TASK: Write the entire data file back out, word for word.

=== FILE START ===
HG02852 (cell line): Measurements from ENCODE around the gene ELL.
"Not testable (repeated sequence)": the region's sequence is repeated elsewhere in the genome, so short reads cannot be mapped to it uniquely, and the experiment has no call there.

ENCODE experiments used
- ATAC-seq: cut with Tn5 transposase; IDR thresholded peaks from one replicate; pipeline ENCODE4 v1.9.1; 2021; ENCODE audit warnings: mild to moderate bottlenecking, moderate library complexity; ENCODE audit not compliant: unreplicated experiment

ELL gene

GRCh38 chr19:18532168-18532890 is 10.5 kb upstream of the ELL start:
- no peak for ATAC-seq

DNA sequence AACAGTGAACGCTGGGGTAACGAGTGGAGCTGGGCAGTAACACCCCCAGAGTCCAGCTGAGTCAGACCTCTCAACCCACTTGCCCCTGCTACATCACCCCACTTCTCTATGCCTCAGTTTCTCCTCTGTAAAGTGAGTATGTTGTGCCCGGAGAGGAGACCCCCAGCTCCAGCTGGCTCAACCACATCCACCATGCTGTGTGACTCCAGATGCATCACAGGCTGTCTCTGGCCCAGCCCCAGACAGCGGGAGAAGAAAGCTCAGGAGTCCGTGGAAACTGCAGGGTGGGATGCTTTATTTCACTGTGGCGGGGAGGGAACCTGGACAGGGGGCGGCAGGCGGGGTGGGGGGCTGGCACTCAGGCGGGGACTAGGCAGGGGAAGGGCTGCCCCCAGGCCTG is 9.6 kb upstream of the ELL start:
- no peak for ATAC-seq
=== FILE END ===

HG02852 (cell line): Measurements from ENCODE around the gene ELL.
"Not testable (repeated sequence)": the region's sequence is repeated elsewhere in the genome, so short reads cannot be mapped to it uniquely, and the experiment has no call there.

ENCODE experiments used
- ATAC-seq: cut with Tn5 transposase; IDR thresholded peaks from one replicate; pipeline ENCODE4 v1.9.1; 2021; ENCODE audit warnings: mild to moderate bottlenecking, moderate library complexity; ENCODE audit not compliant: unreplicated experiment

ELL gene

GRCh38 chr19:18532168-18532890 is 10.5 kb upstream of the ELL start:
- no peak for ATAC-seq

DNA sequence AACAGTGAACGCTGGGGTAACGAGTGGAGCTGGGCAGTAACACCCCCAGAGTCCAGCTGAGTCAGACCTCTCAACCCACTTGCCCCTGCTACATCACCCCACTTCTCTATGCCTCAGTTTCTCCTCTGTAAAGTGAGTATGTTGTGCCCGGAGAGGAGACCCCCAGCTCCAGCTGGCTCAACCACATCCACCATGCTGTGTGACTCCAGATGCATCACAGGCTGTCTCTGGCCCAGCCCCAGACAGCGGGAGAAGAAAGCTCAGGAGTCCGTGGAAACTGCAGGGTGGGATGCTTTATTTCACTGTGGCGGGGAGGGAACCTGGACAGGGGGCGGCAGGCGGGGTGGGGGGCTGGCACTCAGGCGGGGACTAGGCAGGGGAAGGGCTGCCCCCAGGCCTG is 9.6 kb upstream of the ELL start:
- no peak for ATAC-seq